You may not know it from the news, but African Americans are getting hit very hard by the American opioid epidemic. For example, among African Americans in urban counties, deaths sharply rose by 41 percent in 2016, according to the Centers for Disease Control and Prevention.

“Even now, a lot of people still think the opioid crisis is just something that’s happening in the white communities. People don’t think it is going on in the black community … but it is,” Charlie Daniel, founder of the African American Opioid Coalition Dane County, tells Madison365. “It’s especially hitting African Americans in the Midwest hard for some reason. It’s going on in Illinois, Minnesota, Iowa and Michigan … there are especially high population of African-Americans using opiates in those states.”

With that in mind, the African American Opioid Coalition Dane County, along with A Safe Communities Project and Safe Communities MDC, will host “Comforting Spaces – A Town Hall Event,” an evening of love, joy, heartache, and challenges shared by a panel of grandparents who are raising their grandchildren because their own children have been impacted by addiction. The event will take place tonight, 5-8 p.m., at Badger Rock Neighborhood Center, 501 E Badger Rd.

“One thing we are seeing is an increase in the number of families where grandparents are taking care of their grandchildren because of the opioid epidemic and the fact that so many families are affected by it,” Cheryl Wittke, executive director of Safe Communities of Madison and Dane County, tells Madison365. Safe Communities is a nonprofit coalition of over 350 organizations working together to save lives, prevent injury and make the community safer. “This is a great opportunity to support these families and to continue to get the word out that there are constructive things we can do to address this issue … as terrible as it is.

“Public health recently released some statistics showing that death rate from opiate overdose is actually higher for African Americans than it is for whites,” Wittke adds. “I think that definitely has flown under the radar. It’s important for people to understand that they are at risk and that this affects everyone. I think the fact that the African American Opioid Coalition has formed and has been doing such incredible work is awesome. We’re just so proud of the work that they are doing.”

Daniel started the African American Opioid Coalition Dane County a year ago last February because she saw the tremendous need for it in Madison.

Charlie Daniel

“It’s a coalition of approximately 35 African-American professionals, counselors, and people in recovery who come together to talk about the opioid epidemic in the African-American community,” Daniel says.

“We have great coalition members from all sectors of the community. We have representatives from UW Health community, Briarpatch, State Public Health, North/Eastside Senior Coalition. Every sector you can think of is in the coalition,” she adds.

The coalition does various activities to raise awareness including a recent “Med Drop Sunday” at eight African-American churches around Dane County. The coalition holds meetings at Mt. Zion Church on Madison’s south side.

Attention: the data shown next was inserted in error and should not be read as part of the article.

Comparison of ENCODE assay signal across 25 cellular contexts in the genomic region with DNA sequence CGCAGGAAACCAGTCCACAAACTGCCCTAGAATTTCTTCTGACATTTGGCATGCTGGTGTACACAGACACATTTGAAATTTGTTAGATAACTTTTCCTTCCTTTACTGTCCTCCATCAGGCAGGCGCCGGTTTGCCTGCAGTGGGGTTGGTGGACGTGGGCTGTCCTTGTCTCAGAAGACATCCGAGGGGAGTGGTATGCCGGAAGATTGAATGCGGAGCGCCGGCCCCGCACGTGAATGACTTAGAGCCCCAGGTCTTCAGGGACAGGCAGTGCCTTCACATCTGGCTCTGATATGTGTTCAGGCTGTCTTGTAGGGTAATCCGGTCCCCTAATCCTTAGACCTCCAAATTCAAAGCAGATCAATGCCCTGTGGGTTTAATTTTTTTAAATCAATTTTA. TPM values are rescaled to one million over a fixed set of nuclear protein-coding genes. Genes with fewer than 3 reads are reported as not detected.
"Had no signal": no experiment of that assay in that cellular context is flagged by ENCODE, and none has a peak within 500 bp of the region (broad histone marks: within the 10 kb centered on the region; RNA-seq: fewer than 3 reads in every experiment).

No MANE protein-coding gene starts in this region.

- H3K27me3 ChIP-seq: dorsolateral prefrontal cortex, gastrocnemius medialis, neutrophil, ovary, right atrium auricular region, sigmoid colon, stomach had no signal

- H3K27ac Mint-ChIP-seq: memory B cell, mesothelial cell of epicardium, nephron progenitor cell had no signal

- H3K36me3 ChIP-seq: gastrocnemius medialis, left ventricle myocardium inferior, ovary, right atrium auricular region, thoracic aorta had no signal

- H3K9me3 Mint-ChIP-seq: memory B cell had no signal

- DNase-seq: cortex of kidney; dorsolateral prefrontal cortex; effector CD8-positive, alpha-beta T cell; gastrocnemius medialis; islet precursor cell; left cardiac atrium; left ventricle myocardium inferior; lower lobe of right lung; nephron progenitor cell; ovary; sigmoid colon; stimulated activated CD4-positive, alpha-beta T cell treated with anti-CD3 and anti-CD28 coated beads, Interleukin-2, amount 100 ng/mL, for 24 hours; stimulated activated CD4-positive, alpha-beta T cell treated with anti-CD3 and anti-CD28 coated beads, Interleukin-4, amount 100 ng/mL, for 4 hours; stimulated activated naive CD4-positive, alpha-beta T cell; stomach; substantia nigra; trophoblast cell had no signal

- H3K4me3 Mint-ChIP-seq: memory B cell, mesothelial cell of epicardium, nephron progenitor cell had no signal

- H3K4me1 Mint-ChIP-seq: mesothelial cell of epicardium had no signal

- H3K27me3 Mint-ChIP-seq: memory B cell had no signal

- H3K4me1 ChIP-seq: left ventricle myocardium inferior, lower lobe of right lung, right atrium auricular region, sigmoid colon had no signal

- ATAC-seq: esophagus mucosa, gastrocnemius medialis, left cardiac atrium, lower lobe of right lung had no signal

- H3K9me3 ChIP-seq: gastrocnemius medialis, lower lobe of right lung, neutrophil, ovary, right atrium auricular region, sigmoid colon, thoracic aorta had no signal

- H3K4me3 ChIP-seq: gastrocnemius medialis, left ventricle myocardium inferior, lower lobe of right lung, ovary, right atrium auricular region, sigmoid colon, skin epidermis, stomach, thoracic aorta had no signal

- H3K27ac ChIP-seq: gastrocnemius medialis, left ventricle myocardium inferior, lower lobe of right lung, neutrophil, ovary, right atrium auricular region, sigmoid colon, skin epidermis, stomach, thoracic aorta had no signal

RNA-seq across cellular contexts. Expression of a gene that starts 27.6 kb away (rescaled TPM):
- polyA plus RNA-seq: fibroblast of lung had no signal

“I want to give kudos to Mt. Zion Church. When I first started this coalition, they opened up the church for me to host my meetings … which is something good for a Baptist church to open up their place of worship to talk about this important topic,” Daniel says. “Special kudos go out to Rev. [Marcus] Allen at Mt. Zion

Daniel says that in many of the reports she has been seeing that in some places the opiate usage among the black population is surpassing the white population in numbers. “It’s not something that people really know about,” she says. “So, it’s important that people start speaking up about it and talking about it. Absolutely.”

“Comforting Spaces – A Town Hall Event” will feature three grandparents who have children and grandchildren affected by the opioid epidemic and will also feature a panel presentation by three members of the African American Opioid Coalition (AAOC) on the law, health, and housing as it relates to African Americans who are suffering from addiction.

“We will have three grandfathers on our panel who are taking care of their grandchildren because their children have been incarcerated or have lost custody of their children because of substance abuse,” Daniel says. “We will also have a panel of three coalition members – one from law, one from health and one from housing – who will talk about the challenges that African Americans have in all three of those sectors.”

Cheryl WIttke

“I think we try to enter into the conversation offering some solutions and some hope … and that’s really what this is about,” Wittke adds.

Community members will be able to ask questions from the panelists and hopefully get all of the answers that they need. There will be delicious food and refreshments prepared by Kipp’s Cuisine. There will be free lock boxes for people who want to lock up their medication.

“We’re finding that teenagers are stealing their parents and grandparents’ pills and either using them or selling them,” Daniel says. “So we want folks to start locking up their medication.

“This is an event for everybody. White people, Latinos, Asians. We hope that everybody comes,” she adds. “This is something that affects everybody. And even if it’s not affecting you at this moment, it could very well in the future.”